Cornflakes, oats and cake sprinkles are added to the list and a note made to raid the craft box for glitter and a mixing bowl. Must also remember to check the cleaning supplies at the caravan as this could get very messy. I really don’t want to forget my Dyson on this trip. Need to add mince pies to the list for Santa as Rudolph will have his carrot.

Phew! Christmas day breakfast is by far the easiest to sort – out with the bacon, slap it on, butter the bread and away you go. 

Onto Christmas dinner, and I begin to feel the panic rising again. Although we have a decent-sized oven, do we cook a turkey crown with the whole shebang or do we go for turkey legs on the BBQ?

One thing I am certain of is that the usual special-order huge family-sized turkey is out of the question. I may have to sleep on this for a few days, yet we have three gas rings and an electric hotplate which will cover the veg (you just have to have sprouts even if you don't like them,) and the oven will fit a small turkey crown, some roasties and pigs in blankets.

That's the decision made for now, I think. I must order another shelf for the oven. I really do wish manufacturers would supply you with more than one, especially when you have a six-berth caravan.

I know I need to do a bit of Googling and plan a local walk for after lunch, so nearer the time I will sit down with a coffee, laptop and an Ordnance Survey map to plan a gentle stroll just to walk off the food and the wine. Hopefully there will be some woods nearby and we can have a go at building a Christmas den.

Other items I must remember are Christmas DVDs, crackers, stockings, games and Lego and even then I am sure there will be more. If I carry on like this there will be no room left in the car for my husband or the kids.

The rest of Christmas should flow quite nicely and I am sure the girls will enjoy playing with their presents, running around the site and, of course, building with the old faithful Lego over the short break. We can eat up the leftovers and I am sure I will buy enough food to see us through.


Caravan Christmas tree tips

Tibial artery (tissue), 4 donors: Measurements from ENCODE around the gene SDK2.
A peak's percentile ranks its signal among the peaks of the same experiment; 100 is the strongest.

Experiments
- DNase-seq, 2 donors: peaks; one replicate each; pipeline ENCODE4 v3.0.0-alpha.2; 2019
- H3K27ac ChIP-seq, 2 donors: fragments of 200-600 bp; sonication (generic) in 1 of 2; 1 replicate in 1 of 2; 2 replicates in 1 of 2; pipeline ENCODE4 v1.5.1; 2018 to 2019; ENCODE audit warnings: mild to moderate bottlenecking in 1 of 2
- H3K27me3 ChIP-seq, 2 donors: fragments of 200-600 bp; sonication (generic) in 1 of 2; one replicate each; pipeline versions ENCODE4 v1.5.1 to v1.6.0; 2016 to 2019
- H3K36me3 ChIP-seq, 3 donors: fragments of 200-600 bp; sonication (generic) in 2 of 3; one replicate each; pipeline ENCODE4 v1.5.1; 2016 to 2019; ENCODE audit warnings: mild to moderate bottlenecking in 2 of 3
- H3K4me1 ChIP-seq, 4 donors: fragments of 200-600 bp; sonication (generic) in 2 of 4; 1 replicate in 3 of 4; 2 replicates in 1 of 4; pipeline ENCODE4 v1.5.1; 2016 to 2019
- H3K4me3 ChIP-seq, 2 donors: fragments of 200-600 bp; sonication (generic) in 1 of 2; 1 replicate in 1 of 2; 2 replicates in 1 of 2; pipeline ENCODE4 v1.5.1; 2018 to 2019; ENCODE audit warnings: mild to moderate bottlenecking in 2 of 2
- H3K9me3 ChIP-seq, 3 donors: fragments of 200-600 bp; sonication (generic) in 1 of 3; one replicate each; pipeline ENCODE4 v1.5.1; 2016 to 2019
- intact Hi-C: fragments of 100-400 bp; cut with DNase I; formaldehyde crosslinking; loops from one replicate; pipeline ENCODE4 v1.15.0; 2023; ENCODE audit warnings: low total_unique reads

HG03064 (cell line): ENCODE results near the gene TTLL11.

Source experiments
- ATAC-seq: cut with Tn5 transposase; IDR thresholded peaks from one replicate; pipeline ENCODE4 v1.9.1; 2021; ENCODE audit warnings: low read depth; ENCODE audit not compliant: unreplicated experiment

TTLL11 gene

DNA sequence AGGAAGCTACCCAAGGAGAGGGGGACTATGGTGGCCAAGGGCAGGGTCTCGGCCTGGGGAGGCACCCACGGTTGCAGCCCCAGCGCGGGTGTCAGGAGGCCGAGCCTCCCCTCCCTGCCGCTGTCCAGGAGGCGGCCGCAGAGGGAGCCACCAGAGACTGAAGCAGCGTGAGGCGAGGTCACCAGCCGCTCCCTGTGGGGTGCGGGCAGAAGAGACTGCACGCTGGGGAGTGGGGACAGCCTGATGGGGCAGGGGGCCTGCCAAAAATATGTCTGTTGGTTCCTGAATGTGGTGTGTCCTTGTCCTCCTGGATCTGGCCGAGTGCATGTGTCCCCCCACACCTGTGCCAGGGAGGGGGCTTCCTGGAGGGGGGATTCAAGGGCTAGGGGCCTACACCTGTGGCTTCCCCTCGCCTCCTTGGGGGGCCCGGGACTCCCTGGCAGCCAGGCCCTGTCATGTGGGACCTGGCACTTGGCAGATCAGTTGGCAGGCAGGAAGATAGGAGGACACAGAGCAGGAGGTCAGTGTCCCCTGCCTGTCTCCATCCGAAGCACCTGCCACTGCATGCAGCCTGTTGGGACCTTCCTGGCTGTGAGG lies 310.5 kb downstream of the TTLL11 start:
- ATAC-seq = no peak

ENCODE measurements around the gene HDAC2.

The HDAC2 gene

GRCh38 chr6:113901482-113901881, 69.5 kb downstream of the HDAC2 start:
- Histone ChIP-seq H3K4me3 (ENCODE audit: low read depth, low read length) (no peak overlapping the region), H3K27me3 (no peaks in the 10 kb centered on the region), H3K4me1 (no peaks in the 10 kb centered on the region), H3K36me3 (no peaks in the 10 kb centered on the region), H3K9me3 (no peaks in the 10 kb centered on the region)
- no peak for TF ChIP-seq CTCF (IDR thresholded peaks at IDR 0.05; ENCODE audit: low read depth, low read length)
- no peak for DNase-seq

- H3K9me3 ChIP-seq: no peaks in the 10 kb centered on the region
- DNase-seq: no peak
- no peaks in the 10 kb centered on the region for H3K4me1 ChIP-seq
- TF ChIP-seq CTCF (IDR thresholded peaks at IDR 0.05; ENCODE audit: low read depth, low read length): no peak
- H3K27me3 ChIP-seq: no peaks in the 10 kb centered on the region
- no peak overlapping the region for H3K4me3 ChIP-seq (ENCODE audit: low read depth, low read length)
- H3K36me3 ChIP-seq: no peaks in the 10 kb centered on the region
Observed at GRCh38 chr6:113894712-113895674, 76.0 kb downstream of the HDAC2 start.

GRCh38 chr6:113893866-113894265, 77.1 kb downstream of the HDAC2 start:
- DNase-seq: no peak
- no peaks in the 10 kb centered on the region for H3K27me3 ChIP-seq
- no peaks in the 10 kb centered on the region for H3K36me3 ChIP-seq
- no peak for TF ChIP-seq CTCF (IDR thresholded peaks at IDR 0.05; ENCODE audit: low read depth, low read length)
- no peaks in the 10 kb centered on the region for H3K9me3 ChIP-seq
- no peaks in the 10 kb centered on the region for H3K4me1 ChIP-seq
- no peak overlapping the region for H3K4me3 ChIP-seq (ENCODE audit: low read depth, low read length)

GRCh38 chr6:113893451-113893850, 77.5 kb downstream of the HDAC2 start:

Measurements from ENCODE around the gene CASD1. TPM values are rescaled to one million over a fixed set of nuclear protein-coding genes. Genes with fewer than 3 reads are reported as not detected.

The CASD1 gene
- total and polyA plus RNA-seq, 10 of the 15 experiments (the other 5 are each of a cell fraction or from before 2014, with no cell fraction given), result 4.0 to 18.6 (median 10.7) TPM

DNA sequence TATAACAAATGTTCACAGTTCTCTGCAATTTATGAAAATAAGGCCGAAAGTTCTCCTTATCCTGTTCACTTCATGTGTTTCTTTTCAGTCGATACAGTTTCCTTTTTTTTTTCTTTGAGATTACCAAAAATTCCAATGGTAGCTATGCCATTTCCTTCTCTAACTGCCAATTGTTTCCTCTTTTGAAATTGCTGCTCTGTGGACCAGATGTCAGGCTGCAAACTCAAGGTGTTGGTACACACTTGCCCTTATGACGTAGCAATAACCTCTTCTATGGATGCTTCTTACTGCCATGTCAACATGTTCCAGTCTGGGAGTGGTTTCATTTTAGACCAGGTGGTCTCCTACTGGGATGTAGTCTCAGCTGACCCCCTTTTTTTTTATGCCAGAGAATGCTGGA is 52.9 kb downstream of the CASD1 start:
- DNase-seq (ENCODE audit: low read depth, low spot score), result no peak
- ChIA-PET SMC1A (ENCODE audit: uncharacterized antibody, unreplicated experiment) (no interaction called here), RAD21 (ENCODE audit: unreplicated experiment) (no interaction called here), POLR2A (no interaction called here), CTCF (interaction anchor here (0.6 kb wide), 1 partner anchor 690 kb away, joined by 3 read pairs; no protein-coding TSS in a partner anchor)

When you’re looking for a real Christmas tree for your caravan, there’s different requirements you need to think about.

Samuel Lyle, owner of Pines and Needles, has been growing and selling Christmas trees since he was 13 years old, so he knows a thing or two about choosing the perfect one. Here are his top tips:


The last thing you want to think about when enjoying your festive break is needles. The Pines and Needles Nordmann Fir is the king of the trees, its needles will stay attached throughout the festive season and its iconic smell will fill the whole caravan space in no time.


You might think you can’t get a real Christmas tree in a size that works inside your caravan but Pines and Needles does beautiful trees in 3ft and 4ft which would fit perfectly in your ‘home away from home’.


Once you’ve picked your tree, you’ll need to think about where it’s going to live. The Norman Spruce is best outside and would fit perfectly in an awning or on the decking, but there’s also something wonderful about an indoor tree. While space is always at a premium, a little reorganisation will work wonders. You could even opt for the smallest tree and place on top of a small table!


Who needs a chimney for Santa to come down when you have a skylight? The kids will be all the more amazed when presents appear at the foot of a tree, no matter how big it is!

Main article image courtesy of Alamy

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27/11/2020 Share this story   Share on Facebook icon Share on Twitter icon Share on Pinterest icon Share on Google Plus icon Share on Linked In icon Share via Email icon